Volkswagen updated their iconic Beetle, and Indian brought back their Chief model motorcycle after a four decade absence. But not long after the lower profile Saab ended production in 2011, new Saabs have begun shipping to Swedish customers, and they're going to Chinese drivers next.
Why the relaunch?
Auto journalist Richard Read offered CNBC insight on the revival of Saab.
1) Saab is a quirky brand with a very distinct look. That has limited Saab's appeal in the marketplace and made it a little "niche", but it's also done wonders to create a base of passionate fans. People either don't get the appeal of Saabs or they can't live without them, there's not a lot of middle ground.
2) It didn't turn a profit for GM, so Saab had little value as a car company, but with 6 decades of history, it had huge value as a brand.
3) That brand value is why Spyker bought Saab from GM and, in turn, why it was purchased from Spyker by National Electric Vehicle Sweden AB (which isn't Swedish, but a mash-up of Chinese and Japanese investors).
4) So why is Saab coming back? Three reasons:
a. Because the brand has retained so much value.
b. Because electric vehicles are likely to be big business.
c. Because Saab isn't Chinese. "even the Chinese associate Chinese products with iffy quality, so-so safety, and dull styling.
However, Read doesn't foresee a domestic market. "Saab has been a fairly tough sell here in the U.S., so if it returns, it's not likely to fare much better—especially if it keeps the same quirky styling. I imagine it being smaller than Volvo (which is tiny nowadays), more in line with perhaps Fiat, or even its flashy sibling, Alfa Romeo, which is returning to the U.S. this year."
A number of modernist furniture classics have remained in production since their midcentury debuts, but some get a new life as a reissue, like the Hans Wegner Swivel Chair.
Prominent design brand Herman Miller holds the rights to perennial classics like the Eames Lounge and other pieces that have not been produced in decades. After a fallow period in the 70s and 80s when interest in mid-century modern pieces waned, it's been enjoying a consistent resurgence in recent two decades, and particularly in the last five years. While many designs had remained in production commercially, Herman Miller began reentering the consumer market and reintroducing discontinued models.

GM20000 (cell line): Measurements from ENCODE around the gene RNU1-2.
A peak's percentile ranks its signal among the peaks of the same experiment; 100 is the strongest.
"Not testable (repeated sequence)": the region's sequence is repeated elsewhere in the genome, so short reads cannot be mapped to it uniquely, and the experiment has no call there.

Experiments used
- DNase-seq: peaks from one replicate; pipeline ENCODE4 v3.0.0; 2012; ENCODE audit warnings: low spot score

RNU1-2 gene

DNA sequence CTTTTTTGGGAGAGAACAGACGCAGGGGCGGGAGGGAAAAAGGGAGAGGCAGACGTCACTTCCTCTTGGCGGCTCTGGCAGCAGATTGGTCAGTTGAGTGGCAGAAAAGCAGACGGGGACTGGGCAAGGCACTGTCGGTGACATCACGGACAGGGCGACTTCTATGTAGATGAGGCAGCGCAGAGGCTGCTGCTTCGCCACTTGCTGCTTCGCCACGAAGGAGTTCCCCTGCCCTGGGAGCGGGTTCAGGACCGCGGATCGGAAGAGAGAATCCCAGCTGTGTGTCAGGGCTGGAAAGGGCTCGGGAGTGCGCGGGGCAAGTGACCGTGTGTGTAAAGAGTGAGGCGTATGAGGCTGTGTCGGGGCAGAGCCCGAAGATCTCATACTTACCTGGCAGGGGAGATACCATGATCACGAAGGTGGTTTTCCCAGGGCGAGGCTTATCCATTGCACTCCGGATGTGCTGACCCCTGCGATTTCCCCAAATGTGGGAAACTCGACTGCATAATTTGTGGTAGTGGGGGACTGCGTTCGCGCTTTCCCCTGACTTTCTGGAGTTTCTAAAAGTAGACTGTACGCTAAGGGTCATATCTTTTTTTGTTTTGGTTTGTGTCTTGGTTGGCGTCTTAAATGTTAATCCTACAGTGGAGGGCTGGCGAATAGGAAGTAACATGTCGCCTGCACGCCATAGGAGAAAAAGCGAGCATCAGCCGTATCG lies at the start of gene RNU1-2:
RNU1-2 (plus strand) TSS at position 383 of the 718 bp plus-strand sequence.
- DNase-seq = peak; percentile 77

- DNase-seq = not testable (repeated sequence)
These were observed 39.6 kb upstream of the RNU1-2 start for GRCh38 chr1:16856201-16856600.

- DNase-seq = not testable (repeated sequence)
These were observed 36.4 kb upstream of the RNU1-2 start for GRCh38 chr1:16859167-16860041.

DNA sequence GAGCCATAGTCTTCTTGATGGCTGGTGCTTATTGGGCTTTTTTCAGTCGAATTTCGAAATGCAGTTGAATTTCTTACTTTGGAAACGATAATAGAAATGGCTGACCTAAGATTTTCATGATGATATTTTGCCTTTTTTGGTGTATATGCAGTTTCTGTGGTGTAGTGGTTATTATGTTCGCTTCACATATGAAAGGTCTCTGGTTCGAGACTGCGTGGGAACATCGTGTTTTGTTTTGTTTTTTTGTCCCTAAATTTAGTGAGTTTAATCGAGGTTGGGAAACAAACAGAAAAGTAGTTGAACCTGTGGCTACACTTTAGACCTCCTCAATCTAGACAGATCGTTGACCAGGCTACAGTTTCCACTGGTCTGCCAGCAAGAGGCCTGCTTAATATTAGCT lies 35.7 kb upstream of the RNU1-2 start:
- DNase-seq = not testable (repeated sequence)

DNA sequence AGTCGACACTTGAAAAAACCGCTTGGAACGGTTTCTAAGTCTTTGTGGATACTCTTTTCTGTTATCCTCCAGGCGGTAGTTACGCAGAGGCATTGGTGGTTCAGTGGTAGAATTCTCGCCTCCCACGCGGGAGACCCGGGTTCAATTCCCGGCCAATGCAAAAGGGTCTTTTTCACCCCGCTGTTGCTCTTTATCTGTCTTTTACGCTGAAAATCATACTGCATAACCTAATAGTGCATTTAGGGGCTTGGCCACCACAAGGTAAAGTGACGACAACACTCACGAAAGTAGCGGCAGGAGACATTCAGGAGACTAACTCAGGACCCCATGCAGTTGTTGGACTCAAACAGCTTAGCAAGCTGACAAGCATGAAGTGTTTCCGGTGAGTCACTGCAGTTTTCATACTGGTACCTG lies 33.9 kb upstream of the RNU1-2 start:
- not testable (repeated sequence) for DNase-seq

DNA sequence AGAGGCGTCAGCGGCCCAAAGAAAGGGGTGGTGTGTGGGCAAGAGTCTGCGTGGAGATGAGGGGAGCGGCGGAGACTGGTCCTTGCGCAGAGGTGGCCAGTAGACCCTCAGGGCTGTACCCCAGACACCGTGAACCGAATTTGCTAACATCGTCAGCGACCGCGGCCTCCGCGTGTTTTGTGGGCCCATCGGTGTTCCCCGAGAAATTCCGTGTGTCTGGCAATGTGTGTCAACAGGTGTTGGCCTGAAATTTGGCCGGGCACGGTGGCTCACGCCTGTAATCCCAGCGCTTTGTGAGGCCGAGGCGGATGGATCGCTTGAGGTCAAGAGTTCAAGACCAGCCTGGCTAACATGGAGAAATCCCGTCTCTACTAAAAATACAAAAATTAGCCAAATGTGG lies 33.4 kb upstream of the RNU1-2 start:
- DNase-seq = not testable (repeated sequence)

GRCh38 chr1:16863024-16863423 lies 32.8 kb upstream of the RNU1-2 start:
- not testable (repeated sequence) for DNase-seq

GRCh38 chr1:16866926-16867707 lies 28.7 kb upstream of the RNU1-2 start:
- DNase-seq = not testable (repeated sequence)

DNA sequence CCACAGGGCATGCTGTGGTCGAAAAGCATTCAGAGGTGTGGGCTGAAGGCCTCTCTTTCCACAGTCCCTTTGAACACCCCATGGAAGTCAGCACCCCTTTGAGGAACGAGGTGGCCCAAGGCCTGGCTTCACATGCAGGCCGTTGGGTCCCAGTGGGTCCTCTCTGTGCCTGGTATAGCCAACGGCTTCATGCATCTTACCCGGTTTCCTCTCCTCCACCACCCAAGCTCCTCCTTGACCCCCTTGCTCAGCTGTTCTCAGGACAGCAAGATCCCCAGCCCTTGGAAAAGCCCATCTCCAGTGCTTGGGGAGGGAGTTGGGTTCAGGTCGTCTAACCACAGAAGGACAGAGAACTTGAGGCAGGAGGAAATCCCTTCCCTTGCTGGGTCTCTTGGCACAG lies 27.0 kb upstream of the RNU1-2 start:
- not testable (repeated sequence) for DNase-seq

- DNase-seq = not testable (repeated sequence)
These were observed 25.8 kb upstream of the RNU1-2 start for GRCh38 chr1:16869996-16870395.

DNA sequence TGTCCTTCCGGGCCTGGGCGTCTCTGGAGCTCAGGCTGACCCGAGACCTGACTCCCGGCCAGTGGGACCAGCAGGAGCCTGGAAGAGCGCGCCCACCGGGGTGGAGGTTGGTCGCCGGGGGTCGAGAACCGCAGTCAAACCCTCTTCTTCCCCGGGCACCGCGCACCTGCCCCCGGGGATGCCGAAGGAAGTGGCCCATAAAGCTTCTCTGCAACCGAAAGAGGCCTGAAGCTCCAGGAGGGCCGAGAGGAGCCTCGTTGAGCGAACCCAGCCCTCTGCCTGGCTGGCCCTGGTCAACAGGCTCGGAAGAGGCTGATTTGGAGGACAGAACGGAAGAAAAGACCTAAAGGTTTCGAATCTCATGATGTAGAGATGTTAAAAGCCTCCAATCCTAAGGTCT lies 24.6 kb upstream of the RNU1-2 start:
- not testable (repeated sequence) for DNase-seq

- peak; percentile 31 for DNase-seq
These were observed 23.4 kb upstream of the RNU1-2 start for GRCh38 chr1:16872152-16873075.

Noguchi's glass-topped coffee table is a perennial favorite, so it wasn't surprising when last year Herman Miller reissued another Noguchi, the Rudder Coffee Table, which debuted in 1949 and was last seen in 1951.
"Look at the Rudder or the Noguchi glass top coffee table, when I show somebody that piece and tell them it's from 1948, they find that shocking, it seems so contemporary," said Mark Schurman, director of corporate communications at Herman Miller. "That's the real quality that people appreciate."
"Many of the young people don't think of that as 'that was cool in the '50s,' they just think they're cool."
The interest in midcentury design shows no signs of waning. "There's an appreciation for design that's more streamlined, less adorned, more natural in its shape form and function, less ornate," Schurman said. "Some of that may be part of the ebbs and flows of popular aesthetic. In international design circles there's a real flowering of more and more contemporaries that seem to be embracing those same ideals, [and] us [Herman Miller] too."